Urinary incontinence in men after radical prostatectomy affects strongly quality of life. If conservative treatment fails, surgical treatment consists of implantable devices. If the requirement of manual dexterity in the artificial sphincter is to be avoided, the ProACT system offers a readjustable system, which shows good continence, but also high revision rates. Aim of our single-centre, single-surgeon study was to evaluate the success and revision rates of ProACT over long-term follow-up and if repeat ProACT implantation after failure would be a reasonable strategy.
In May 2017, follow-up of all patients who underwent ProACT implantation between 2003 and 2013 was obtained. Parameters were numbers of pads used, filling volume of balloons, and patient-reported satisfaction. Furthermore, revisions were noted.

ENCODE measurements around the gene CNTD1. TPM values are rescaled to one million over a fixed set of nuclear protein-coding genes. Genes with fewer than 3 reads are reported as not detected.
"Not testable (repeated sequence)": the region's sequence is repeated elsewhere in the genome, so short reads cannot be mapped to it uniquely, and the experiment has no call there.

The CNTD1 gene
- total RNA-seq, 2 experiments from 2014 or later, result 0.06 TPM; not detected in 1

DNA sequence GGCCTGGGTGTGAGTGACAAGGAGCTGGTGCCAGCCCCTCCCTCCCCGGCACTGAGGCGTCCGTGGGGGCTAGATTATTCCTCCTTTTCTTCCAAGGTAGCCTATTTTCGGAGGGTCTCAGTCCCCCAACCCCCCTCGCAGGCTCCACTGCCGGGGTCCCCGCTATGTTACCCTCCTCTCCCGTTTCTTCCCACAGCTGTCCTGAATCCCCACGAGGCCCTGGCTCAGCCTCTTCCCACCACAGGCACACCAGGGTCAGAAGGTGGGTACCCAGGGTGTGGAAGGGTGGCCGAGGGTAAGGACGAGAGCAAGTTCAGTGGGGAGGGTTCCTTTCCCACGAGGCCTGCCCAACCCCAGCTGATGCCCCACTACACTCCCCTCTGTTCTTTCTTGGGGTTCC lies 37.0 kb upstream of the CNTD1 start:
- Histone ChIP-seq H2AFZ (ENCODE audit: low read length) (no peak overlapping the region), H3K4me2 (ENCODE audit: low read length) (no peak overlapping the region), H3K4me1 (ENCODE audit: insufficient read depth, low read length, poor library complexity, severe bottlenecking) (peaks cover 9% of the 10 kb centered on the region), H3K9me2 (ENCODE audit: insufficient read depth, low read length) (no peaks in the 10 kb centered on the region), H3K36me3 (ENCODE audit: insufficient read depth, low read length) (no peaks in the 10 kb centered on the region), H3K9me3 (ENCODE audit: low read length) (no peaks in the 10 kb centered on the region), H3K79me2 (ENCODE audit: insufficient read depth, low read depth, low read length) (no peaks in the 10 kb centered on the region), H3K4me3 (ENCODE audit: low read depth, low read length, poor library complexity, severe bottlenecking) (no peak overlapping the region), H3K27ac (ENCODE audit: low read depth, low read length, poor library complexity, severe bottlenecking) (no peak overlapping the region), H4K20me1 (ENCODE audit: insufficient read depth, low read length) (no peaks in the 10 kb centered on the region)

Between 2003 and 2013, 134 patients were implanted a ProACT system. Median age was 71 years; median follow-up was 118 months. 112 implantations were successful (82.6%) and the number of pads used decreased significantly (p < 0.005). 63 patients were revised and 49 were successful (77.8%). No differences in success rate, pads used, or filling volume were seen (all p > 0.8). In a second revision, again, no differences in success rate or pads used were noted (all p > 0.7). Patients' personal satisfaction was high despite the high revision rate.
In the hands of an experienced surgeon, ProACT is a safe and effective therapy for post-prostatectomy incontinence especially if mayor surgery is to be avoided. Revision rates are high, but the results of ProACT reimplantation are comparable to the results after the first implantation.
World journal of urology. 2018 Sep 17 [Epub ahead of print]
Sebastian Nestler, C Thomas, A Neisius, P Rubenwolf, F Roos, C Hampel, J W Thüroff
Urogate Bad Vilbel, Bad Vilbel, Germany. ., Department of Urology, University of Mainz, Mainz, Germany.